China plans $44b fund for distressed real estate
China will launch a real estate fund to help property developers resolve a crippling debt crisis, aiming for a warchest of up to 300 billion yuan ($44 billion) in a bid to restore confidence in the industry, according to a state bank official with direct knowledge of the matter.
The move would mark the first major step by the state to rescue the beleaguered property sector since the debt troubles became public last year.
The size of the fund would initially be set at 80 billion yuan through support from the central bank, the People's Bank of China (PBOC), the person, who declined to be identified due to the sensitivity of the matter, told Reuters.
He said state-owned China Construction Bank, will contribute 50 billion yuan into the 80 billion yuan fund, but the money will come from PBOC's relending facility.
The move would mark the first major step to rescue the beleaguered property sector since the debt troubles became public last year
If the model works, other banks will follow suit with a target to raise up to 200 to 300 billion yuan, he added.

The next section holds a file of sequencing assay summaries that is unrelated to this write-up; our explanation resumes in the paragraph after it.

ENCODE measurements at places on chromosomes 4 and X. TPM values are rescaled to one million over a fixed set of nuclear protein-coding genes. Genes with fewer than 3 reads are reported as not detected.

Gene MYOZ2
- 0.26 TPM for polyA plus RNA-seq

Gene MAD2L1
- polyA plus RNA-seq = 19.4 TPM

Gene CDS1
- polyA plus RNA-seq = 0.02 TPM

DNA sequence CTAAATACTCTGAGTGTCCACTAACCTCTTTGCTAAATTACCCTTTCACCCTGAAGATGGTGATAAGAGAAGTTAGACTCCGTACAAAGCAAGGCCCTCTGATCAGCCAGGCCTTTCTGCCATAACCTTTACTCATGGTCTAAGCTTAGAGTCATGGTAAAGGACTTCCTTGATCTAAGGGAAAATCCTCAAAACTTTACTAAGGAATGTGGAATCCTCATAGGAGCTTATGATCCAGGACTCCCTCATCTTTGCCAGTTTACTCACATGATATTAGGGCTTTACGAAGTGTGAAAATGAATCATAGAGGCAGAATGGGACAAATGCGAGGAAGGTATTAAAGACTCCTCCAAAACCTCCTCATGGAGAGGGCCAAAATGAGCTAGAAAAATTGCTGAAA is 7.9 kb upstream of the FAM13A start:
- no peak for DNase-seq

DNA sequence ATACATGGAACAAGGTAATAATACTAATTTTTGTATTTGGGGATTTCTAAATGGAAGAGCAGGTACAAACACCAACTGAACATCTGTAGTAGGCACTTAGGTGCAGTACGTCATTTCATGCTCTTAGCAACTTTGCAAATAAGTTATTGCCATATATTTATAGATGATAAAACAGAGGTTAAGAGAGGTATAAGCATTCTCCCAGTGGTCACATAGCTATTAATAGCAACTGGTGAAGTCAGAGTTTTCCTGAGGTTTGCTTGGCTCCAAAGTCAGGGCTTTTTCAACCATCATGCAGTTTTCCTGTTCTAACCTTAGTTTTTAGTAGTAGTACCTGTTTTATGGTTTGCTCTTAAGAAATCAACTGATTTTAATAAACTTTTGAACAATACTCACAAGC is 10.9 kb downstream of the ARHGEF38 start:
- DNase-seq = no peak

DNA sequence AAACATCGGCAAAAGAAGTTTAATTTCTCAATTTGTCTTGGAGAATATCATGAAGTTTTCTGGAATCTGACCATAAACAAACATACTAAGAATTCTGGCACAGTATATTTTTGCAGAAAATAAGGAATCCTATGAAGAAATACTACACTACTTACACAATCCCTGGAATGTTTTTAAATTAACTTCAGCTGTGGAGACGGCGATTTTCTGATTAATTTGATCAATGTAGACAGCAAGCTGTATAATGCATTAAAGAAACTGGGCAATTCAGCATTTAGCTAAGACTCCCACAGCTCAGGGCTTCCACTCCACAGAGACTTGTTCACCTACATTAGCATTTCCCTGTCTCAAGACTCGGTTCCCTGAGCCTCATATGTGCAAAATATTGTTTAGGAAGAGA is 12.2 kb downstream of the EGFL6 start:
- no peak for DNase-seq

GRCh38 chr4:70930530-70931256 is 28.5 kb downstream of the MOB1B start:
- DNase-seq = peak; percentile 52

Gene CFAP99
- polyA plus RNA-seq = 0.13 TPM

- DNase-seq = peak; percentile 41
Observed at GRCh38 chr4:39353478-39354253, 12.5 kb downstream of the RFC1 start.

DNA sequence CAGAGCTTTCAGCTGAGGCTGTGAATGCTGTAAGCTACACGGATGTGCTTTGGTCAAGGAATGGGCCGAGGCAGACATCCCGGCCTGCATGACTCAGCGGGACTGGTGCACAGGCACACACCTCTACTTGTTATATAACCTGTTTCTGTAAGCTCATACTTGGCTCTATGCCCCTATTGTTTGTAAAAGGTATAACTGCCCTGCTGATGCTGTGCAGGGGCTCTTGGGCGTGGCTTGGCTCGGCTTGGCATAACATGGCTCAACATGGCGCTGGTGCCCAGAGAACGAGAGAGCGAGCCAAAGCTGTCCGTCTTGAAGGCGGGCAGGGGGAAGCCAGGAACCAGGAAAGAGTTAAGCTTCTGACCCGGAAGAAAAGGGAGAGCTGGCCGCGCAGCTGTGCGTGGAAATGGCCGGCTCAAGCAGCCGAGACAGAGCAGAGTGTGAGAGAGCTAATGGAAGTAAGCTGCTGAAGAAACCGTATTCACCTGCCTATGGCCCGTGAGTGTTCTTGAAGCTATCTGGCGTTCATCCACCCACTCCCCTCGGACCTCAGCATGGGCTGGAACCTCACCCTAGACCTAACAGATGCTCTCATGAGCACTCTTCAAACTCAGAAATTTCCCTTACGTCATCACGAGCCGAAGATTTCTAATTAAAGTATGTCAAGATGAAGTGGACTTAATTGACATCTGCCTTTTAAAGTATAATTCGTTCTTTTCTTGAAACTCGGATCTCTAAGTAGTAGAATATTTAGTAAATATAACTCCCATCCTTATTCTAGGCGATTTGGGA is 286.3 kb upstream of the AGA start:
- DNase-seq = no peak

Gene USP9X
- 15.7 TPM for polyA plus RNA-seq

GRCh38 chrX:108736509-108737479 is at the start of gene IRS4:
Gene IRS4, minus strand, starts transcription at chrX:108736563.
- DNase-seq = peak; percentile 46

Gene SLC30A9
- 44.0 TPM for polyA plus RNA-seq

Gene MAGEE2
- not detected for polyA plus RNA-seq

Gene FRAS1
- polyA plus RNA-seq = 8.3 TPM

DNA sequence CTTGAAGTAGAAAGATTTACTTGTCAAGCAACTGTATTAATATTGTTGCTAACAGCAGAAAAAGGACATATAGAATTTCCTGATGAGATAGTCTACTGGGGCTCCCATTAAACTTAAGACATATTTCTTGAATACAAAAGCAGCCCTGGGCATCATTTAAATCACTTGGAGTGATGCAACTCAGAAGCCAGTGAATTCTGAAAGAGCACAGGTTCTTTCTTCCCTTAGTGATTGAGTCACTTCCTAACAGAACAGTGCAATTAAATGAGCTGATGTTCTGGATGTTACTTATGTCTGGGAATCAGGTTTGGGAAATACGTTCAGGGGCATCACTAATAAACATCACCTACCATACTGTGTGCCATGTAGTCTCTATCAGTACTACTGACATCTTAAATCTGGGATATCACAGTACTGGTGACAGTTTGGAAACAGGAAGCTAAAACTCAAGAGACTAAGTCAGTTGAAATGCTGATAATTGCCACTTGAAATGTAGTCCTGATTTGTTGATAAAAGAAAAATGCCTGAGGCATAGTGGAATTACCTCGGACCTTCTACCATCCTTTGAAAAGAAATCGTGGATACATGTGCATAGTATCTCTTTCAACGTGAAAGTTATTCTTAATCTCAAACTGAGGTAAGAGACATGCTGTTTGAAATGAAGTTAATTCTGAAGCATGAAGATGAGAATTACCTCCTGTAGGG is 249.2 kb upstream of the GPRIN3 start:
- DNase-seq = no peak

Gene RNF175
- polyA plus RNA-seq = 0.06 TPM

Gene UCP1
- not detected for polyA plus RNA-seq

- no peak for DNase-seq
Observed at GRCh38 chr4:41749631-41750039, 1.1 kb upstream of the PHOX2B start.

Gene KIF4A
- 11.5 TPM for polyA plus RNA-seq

A key pillar of the world's second-largest economy, China's property sector has been lurching from one crisis to another, and has been a major drag on growth over the past year. A revolt by homebuyers this month heaped more headache for authorities.
Some analysts said a fund would only provide part of the solution.
"We don't know details of the fund yet. If just 80 billion it's not enough to solve the problem," said Larry Hu, chief China economist at Macquarie. "I believe the fund would be part of the bigger package to solve the current debt and mortgage crisis, because it alone would not solve all the problems ... we need a real estate recovery."
Reuters has reached out for comment from China Construction Bank, the PBOC and China's cabinet, the State Council.
Global investors are fixated on any twists and turns in China's property market, which along with related sectors such as construction, accounts for more than a quarter of the country's gross domestic product (GDP).